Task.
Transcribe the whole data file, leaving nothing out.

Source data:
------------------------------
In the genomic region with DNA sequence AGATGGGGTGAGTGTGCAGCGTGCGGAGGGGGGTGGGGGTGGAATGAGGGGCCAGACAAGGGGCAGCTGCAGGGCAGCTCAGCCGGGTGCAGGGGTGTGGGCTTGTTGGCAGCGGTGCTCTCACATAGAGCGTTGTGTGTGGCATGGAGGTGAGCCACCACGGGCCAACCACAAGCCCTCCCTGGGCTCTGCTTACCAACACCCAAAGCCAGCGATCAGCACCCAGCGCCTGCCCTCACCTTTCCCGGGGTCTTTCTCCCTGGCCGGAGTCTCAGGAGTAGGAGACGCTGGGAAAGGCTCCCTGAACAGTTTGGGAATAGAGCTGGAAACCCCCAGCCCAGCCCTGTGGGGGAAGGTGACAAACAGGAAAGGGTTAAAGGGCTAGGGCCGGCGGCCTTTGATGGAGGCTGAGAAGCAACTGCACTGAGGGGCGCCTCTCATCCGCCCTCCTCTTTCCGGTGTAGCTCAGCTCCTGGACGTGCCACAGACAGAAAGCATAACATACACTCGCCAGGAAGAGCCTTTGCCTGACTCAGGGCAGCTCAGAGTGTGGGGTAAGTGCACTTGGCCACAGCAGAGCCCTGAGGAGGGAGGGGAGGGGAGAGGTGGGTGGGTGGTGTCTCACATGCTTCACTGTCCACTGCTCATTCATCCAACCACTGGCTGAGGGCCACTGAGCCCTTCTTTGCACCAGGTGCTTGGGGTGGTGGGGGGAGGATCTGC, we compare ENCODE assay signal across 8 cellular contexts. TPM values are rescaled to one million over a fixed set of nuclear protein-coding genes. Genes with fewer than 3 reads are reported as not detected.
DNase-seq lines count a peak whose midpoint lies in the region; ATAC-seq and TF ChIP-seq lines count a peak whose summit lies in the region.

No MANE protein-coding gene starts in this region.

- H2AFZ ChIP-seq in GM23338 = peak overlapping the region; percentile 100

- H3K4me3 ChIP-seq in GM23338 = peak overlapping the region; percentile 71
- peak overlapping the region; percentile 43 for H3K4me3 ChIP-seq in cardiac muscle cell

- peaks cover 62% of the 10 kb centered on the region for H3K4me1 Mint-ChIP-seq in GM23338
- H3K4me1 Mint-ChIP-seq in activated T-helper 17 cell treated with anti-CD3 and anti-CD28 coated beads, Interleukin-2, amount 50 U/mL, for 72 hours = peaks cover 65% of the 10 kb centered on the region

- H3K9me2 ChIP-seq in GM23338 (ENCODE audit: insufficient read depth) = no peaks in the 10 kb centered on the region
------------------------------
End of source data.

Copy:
In the genomic region with DNA sequence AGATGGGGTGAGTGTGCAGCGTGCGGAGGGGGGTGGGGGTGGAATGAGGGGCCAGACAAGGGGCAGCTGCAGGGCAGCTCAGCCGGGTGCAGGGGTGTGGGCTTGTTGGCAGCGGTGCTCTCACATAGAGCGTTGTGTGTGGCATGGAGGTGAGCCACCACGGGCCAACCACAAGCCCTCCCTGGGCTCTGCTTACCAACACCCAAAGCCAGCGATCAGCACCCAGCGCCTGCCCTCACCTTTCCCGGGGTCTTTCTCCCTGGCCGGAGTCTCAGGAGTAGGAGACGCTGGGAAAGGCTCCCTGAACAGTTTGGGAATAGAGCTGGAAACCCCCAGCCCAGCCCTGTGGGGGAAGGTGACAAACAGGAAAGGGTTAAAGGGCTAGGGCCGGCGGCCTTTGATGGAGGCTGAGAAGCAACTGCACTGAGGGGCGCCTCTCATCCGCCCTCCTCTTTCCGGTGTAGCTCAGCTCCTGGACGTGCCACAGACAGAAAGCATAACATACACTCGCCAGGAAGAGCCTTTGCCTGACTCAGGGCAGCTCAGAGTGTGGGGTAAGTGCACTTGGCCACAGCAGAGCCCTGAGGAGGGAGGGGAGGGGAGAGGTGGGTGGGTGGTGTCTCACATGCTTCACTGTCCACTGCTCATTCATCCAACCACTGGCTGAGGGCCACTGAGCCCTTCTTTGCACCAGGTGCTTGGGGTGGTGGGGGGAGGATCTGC, we compare ENCODE assay signal across 8 cellular contexts. TPM values are rescaled to one million over a fixed set of nuclear protein-coding genes. Genes with fewer than 3 reads are reported as not detected.
DNase-seq lines count a peak whose midpoint lies in the region; ATAC-seq and TF ChIP-seq lines count a peak whose summit lies in the region.

No MANE protein-coding gene starts in this region.

- H2AFZ ChIP-seq in GM23338 = peak overlapping the region; percentile 100

- H3K4me3 ChIP-seq in GM23338 = peak overlapping the region; percentile 71
- peak overlapping the region; percentile 43 for H3K4me3 ChIP-seq in cardiac muscle cell

- peaks cover 62% of the 10 kb centered on the region for H3K4me1 Mint-ChIP-seq in GM23338
- H3K4me1 Mint-ChIP-seq in activated T-helper 17 cell treated with anti-CD3 and anti-CD28 coated beads, Interleukin-2, amount 50 U/mL, for 72 hours = peaks cover 65% of the 10 kb centered on the region

- H3K9me2 ChIP-seq in GM23338 (ENCODE audit: insufficient read depth) = no peaks in the 10 kb centered on the region